Architect's tomb slab

Type: Sculptures, Tombs
Date: 1231
Location or Findspot (Modern-Day Country): France
Medium: Stone
Dimensions: H 2.78 m
Description: This well-preserved tomb slab depicts Hugues Libergier, an architect who died in 1263 in Reims. His tomb was originally in the abbey church of Saint-Nicaise in Reims, which Hugues designed in the Gothic style. After that church was destroyed in 1800, the slab was moved to Reims Cathedral, where it is mounted in the north transept.

The well-dressed Hugues is shown holding a miniature model of Saint-Nicaise and a measuring rod 1.57 m long. At his feet are two other tools of the contemporary architect's trade, a compass and a square, used to facilitate stonecutting. He stands in a Gothic-looking structure complete with crockets and carved capitals, surmounted by angels. Hugues measures 2.1 meters from hat to toes, which is probably taller than his actual height.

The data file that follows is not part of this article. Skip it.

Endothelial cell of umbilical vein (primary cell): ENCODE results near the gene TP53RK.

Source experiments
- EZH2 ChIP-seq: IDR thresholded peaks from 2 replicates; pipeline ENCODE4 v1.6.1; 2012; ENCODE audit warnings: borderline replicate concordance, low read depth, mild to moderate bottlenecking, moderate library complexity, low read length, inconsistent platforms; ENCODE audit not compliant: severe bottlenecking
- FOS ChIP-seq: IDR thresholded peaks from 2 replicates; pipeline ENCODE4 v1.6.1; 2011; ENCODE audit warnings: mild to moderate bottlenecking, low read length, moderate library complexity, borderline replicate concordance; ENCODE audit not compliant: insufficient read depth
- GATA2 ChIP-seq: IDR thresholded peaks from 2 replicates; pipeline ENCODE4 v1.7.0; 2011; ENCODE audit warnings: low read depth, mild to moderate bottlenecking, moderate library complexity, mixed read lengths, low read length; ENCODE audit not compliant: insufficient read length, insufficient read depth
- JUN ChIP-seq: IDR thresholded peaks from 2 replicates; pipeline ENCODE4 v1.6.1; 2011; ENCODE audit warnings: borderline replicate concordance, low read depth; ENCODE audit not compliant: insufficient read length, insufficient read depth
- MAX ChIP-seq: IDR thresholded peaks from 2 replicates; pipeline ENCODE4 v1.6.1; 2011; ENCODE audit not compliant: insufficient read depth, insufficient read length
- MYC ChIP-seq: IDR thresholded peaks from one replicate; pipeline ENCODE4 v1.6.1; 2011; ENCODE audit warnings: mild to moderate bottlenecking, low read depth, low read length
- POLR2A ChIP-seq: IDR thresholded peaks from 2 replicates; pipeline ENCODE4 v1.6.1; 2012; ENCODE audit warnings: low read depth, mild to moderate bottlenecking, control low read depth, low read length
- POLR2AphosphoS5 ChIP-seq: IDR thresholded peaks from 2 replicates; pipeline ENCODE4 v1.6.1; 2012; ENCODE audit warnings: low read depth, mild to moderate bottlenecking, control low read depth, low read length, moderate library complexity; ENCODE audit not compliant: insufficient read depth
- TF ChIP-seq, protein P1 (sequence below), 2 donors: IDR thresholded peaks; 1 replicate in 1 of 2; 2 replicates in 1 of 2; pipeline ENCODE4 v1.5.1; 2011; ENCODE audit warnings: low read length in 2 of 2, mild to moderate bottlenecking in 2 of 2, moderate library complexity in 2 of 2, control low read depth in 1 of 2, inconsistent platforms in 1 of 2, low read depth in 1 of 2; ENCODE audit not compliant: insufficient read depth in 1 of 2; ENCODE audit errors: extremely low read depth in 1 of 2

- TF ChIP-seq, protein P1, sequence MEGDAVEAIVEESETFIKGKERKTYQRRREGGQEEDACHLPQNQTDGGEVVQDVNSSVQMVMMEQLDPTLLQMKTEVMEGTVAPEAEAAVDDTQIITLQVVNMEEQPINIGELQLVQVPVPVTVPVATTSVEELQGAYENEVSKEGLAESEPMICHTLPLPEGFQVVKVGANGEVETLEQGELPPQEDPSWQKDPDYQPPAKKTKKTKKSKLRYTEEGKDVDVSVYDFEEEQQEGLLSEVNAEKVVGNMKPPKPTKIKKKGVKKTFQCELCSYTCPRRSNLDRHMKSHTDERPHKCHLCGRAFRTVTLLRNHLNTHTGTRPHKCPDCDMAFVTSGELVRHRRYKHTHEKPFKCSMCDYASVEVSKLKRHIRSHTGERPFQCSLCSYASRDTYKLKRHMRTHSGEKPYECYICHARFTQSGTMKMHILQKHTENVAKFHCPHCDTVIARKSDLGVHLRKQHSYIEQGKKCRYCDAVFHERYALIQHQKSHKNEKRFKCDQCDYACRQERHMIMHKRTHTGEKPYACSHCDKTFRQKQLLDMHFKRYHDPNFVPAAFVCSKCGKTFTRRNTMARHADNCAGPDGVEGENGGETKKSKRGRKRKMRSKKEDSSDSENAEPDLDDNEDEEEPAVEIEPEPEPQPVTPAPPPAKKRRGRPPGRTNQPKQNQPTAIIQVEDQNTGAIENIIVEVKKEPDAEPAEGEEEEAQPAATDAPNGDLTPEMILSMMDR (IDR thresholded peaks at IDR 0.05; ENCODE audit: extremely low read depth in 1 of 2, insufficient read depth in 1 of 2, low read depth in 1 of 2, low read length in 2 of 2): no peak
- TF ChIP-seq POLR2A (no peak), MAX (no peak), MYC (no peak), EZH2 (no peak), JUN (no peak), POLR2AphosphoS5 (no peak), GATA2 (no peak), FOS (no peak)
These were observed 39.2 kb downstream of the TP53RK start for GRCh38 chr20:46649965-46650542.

The French inscription on the slab states that Saint-Nicaise was begun in 1229, but this is contradicted by contemporary sources that say the first stone was laid in 1231. The carver confused his Roman numerals, incising MCCXXIX instead of MCCXXXI. The inscription exhorts viewers to pray for the deceased "who began this church" (qui comensa ceste église).
Relevant Textbook Chapter(s): 8
Image Credits: Adam S. Cohen, Linda Safran

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Detail, tomb slab of architect Hugues Libergier, d. 1263, Reims Cathedral Oblique view, tomb slab of architect Hugues Libergier, d. 1263, Reims Cathedral